Two soundtrack essentials of Christian youth retreats everywhere, Switchfoot and Relient K gently nudged the sheltered kids of the 90s into the unholy universe of Green Day, Weezer and Blink-182. Driven by moderate chord progressions that suggested some edge without raising eyebrows from helicopter parents, the Jesus-lovin' bands served as a sort of gateway drug for cautious preteens facing the seductive lure of pop rock’s anarchy. The youthful intensity of Switchfoot’s “Dare You to Move” and Relient K’s “Be My Escape” prepped novice ears for the harsher noise of whatever surf rock played inside the dim corridors of Hollister and Abercrombie. Even now a certain thrill accompanies these family-friendly ghosts of the past. Their upbeat riffs and repetitive choruses about seizing the day and moving forward despite negativity made us who we are today. And, hey, everyone has to start somewhere. $43, 7:30pm, The Aztec Theatre, 104 N. Saint Mary’s The Boxer Rebellion
Monday, November 14
Image via Facebook (The Boxer Rebellion)
Not to be mistaken for the violent Chinese uprising, the Boxer Rebellion is basic white boy indie rock at its best. A jet-setting crew composed of band members from three different continents, the international group concocts atmospheric rock that’s reminiscent of the Verve’s “Bittersweet Symphony” heyday. Fans of the billowing instrumentals of the Airborne Toxic Event and the Temper Trap (remember when “Sweet Disposition” seemed to be in every television drama seven years ago?) will appreciate the seismic drama and emotional intelligence seen in swelling tracks like “Big Ideas,” the glossy highlight of the band’s recently released album, Ocean by Ocean. Dream big with the Boxer Rebellion and the sleek hipsters of Hey Anna at Paper Tiger. $15, 7pm, Paper Tiger 2410 N. Saint Mary’s Morrissey
Thursday, November 17
Image via Facebook (Morrissey Official)
There’s good reason to feel bummed out these days. It seems the whole experiment of democracy has finally failed us, and the free world’s goin’ to hell in a handbasket. Bogged down by uncertainty, it’s hard not to feel forsaken and alone. But, there’s a person out there who will always understand the struggle – Morrissey, the sorrowful lead singer of the Smiths. The angsty champion of disaffected youth everywhere, Moz assured us there's a light that never goes out whenever the darkness of disappointment sweeps us away. It was an important life lesson for generations of fans. In a period of music that was dominated by hostile punk rock, Morrissey wasn’t afraid to cry. Rather than lashing out, he demonstrated vulnerability in deceptively simple songs written with tightly crafted pop hooks and melodies. Expect good times for a change with charming man and modern rock staple, Morrissey. 8pm, Sold Out, Tobin Center for the Performing Arts, 100 Auditorium Cir. March and Beauty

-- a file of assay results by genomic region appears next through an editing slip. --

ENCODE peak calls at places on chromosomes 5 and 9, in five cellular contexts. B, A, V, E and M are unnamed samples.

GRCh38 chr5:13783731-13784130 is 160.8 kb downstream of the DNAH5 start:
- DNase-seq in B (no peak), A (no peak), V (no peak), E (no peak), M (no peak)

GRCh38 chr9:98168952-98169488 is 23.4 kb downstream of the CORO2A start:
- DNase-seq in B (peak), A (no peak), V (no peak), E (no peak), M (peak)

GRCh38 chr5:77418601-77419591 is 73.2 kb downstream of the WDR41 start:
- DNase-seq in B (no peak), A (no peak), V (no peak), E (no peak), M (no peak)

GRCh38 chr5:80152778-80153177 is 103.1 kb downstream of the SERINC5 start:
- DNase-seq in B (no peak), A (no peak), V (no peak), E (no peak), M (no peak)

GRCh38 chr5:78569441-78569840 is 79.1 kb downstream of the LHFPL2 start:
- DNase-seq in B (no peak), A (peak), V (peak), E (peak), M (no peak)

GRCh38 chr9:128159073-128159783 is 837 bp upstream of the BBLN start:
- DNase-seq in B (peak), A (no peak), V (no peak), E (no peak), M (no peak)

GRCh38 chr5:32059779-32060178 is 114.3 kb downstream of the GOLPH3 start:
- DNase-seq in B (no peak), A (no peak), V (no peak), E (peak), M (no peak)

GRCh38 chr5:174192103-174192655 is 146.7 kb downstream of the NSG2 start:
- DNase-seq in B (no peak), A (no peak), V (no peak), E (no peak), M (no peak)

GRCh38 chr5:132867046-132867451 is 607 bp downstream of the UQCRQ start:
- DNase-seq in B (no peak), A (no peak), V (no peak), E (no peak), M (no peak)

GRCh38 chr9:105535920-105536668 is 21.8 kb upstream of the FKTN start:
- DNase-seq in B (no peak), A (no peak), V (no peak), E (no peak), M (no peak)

Thursday, November 17
Image via Facebook (March and Beauty)
Equal parts Superchunk and Slowdive, March and Beauty are a blossoming quartet that loosely reflect the hipster ethos of their Austin motherland. The wise music veterans dial down the weirdness of their funky college town with a digestible version of indie rock that’s atmospheric without being too artsy. (If the group still feels somewhat cryptic, the bandmates offhandedly describe themselves as 4AD with a side of Merge Records.) On their latest release – August’s Summer Said – March and Beauty are elevated by the soaring vocals of frontwoman Terri Dittmar, who floats across the breadth of her pitch with the raspy ease of Blonde Redhead’s feminine installation. Toe tappin’ indie undercurrents, the elegant March and Beauty strike a happy balance between childlike wonder and mature restraint. 10pm, $5, Ventura SATX, 1011 Ave. B VJ Glitoris
Thursday, November 17
Image via Facebook (Theglitoris.com)
The Austin Chronicle has hailed ThurzGayz with DJ Glitoris as the "Best Weekly Party" for the past five years. It's not hard to see why. Toting an eclectic bag of tricks, the Glitoris both entertains and educates sticky club crowds with her ass clappin' cache of indie electronic hits. While her queue is speckled with a handful of iconic tracks – think Sia, Daft Punk, ect. – she isn't afraid to mix up the night with lesser known artists like Sampha, Kaytranada, and Tykay Maidza. After a wild night of gyrating hips and grinding pelvises, you'll leave with a dozen new songs Shazam'ed for the next day. 10pm, Free, Brass Monkey, 2702 N. Saint Mary's St.
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